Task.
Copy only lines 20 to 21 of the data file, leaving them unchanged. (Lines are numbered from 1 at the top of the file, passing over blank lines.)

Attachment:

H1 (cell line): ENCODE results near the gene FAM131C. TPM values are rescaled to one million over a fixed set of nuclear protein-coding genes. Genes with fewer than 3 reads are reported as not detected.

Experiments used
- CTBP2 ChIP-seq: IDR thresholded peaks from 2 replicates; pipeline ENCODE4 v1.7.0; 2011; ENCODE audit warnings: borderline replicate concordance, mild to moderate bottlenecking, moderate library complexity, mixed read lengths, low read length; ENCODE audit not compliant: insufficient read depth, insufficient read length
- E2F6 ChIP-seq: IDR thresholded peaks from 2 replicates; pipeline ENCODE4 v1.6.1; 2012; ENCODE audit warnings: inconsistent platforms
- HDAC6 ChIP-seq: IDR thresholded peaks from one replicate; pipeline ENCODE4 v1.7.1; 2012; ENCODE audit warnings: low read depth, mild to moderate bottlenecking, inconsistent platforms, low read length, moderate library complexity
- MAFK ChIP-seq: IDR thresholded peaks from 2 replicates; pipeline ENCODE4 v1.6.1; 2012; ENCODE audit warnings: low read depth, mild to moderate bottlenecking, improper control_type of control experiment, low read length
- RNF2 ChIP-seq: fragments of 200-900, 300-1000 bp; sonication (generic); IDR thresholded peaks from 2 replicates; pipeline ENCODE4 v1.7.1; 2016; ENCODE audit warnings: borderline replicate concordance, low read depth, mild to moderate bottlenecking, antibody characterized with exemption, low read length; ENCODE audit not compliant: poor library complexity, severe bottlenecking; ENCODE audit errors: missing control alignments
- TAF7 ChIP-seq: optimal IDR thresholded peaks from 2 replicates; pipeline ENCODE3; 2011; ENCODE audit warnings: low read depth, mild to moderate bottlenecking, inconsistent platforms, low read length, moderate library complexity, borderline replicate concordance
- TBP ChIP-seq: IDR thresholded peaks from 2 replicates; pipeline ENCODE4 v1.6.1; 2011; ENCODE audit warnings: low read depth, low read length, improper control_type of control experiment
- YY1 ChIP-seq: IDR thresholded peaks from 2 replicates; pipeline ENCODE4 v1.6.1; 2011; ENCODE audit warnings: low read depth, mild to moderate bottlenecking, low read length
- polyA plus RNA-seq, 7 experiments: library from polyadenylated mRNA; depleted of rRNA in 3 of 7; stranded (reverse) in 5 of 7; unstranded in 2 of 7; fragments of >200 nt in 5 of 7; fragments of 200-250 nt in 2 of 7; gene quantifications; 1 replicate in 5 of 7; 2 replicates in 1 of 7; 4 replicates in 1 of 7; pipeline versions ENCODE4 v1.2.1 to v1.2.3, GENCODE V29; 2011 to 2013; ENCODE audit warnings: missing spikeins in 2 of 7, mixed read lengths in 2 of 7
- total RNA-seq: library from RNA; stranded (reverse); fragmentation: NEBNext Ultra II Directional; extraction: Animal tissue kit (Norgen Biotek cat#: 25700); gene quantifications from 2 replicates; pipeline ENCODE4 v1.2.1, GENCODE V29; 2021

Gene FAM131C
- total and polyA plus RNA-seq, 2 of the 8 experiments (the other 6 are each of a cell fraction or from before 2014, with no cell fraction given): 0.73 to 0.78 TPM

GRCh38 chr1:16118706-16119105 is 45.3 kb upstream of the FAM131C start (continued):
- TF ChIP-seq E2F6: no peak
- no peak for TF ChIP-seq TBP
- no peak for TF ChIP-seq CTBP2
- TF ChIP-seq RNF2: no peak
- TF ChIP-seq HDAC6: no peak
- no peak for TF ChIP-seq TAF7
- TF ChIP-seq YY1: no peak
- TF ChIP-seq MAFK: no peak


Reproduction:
- TF ChIP-seq HDAC6: no peak
- no peak for TF ChIP-seq TAF7